We set off on a pleasant Sunday morning. The river was calm and peaceful, the boat was ticking over nicely, God was in his heaven etc etc. Our mission was to map the Rio Taruma. More specifically, to survey the infrastructure. In fact, to acquaint the general public with all the floating bars on the river. We knew it was a tough assignment, and would require all our diligence, courage, commitment and stamina if we were to pull it off successfully. But we felt we had the right team. Ian, our software engineer (and Team Leader), apart from being able to publish the results and make them available via mobile commuinications technology, was also an experienced drinker; Professor John, our resident biologist and guide, would help ensure we didn’t run aground or miss anything of botanical interest; Captain John, taking a break from command of the Alyson, would provide much needed ballast and keep us on our toes with his enquiring mind; and I was there to steer the boat and add my local knowledge of some of the relevant infrastructure.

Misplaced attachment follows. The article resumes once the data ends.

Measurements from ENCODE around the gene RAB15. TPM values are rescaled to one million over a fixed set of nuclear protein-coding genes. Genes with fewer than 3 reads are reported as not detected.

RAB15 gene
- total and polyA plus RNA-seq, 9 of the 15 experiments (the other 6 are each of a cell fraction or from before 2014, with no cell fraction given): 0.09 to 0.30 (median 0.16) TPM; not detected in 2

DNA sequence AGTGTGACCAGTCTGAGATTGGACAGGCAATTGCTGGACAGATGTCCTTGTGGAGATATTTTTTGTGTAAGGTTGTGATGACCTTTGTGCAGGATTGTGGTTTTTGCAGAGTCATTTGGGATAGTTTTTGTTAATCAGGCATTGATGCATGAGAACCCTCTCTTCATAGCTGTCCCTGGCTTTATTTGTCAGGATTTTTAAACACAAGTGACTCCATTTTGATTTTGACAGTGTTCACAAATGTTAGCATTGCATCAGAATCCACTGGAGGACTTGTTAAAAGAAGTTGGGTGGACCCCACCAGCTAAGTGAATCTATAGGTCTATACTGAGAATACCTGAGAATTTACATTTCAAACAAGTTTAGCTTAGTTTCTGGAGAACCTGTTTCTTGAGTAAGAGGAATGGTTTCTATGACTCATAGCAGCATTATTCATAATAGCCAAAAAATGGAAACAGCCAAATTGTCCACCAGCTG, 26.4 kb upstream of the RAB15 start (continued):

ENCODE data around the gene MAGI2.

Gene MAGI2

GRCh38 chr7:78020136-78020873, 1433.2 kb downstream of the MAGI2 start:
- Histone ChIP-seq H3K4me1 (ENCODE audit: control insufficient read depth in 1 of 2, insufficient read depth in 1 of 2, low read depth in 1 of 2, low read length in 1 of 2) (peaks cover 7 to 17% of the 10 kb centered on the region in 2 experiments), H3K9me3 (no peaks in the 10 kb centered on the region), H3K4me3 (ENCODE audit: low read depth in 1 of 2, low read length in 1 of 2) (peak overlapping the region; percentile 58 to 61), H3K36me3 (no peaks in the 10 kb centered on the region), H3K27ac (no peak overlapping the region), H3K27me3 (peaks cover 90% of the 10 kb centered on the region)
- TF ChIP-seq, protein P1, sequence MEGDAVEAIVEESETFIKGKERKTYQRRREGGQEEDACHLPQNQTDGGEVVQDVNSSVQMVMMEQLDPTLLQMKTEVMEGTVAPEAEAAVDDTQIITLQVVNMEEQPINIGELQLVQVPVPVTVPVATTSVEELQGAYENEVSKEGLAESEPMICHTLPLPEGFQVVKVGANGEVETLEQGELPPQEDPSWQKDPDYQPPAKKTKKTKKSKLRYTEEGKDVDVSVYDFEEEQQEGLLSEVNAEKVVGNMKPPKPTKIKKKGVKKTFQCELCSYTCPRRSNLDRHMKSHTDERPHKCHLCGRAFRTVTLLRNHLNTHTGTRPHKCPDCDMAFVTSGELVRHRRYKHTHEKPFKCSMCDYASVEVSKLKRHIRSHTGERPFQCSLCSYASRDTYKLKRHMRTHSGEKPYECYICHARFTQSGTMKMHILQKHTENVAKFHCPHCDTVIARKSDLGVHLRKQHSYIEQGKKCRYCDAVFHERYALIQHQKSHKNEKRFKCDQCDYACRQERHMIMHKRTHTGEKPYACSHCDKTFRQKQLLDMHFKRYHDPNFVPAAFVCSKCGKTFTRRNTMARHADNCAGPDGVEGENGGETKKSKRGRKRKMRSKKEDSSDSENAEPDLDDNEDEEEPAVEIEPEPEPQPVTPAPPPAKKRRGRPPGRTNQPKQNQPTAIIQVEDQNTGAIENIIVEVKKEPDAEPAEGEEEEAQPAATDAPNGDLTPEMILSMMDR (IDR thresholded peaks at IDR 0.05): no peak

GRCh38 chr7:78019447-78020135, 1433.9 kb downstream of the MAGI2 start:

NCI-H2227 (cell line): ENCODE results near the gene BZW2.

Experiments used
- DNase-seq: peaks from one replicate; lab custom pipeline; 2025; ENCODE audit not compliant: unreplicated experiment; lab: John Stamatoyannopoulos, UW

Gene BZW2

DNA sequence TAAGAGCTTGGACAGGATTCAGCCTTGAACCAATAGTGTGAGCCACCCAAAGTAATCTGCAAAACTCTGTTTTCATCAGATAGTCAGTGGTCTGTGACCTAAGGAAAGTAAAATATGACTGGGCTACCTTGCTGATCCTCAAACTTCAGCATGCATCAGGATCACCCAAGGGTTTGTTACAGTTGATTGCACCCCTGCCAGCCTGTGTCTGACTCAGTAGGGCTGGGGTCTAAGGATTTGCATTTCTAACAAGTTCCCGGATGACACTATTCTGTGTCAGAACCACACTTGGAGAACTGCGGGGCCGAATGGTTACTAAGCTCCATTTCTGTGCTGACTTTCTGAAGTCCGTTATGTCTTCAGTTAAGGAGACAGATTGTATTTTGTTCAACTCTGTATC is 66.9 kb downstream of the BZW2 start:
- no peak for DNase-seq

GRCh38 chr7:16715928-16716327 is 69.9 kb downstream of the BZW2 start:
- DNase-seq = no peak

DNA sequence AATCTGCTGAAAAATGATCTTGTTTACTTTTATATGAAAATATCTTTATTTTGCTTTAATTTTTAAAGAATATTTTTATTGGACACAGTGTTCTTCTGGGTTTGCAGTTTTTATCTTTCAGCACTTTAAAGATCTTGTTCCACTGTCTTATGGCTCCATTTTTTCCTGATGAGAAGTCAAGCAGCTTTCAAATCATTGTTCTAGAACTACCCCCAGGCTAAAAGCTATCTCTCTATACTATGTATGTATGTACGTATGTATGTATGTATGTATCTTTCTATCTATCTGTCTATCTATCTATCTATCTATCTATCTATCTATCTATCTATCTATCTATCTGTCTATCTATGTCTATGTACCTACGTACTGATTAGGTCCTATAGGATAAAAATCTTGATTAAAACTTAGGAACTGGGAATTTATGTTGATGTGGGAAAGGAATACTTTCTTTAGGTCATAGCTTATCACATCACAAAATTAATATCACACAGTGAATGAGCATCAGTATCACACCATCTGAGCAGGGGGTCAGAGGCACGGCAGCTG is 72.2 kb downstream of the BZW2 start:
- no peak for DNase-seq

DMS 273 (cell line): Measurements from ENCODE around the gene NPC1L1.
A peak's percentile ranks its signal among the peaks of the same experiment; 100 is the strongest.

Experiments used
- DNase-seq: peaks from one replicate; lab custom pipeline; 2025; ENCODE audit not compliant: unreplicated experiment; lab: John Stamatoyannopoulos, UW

Our first stop was at the floating petrol station, to fill up with cans of Skol, and then we were off! It was a gruelling time, as we zig-zagged up and down the Taruma, stopping to replenish supplies of Skol, take photographs of anything of interest (freshly caught Tucunare, for example), and ask the names of various hotels and floating bars. We navigated as far as the junction of the two principal igarapes which join to form the mainstream Taruma, and slid gently back down to make our first serious stop. This was a quiet floating bar situated away from the mainstream entertainments area. At least it was until we arrived, at which point several other vessels also tied up and proceeded to flood the bar with the usual high-volume, distorted pagode music and discharge various crew and passengers. But it was too late – we had already ordered our food, and were in mid-Skol (pic.). After this we continued our journey until we came to the Marquee bar, near the local jumping off point for speedboat taxis going up the Rio Negro. More Skol, increasingly silly conversation, and suddenly it was time to head back home. The whole trip had taken us 6 hours, and we had survived – tired, but content. For more on this, with various pics., take a look at Ian’s blog: http://ianlawrence.info/random-stuff/river-trails. He will be creating a website for this stuff in due course, and we will all be rich and famous.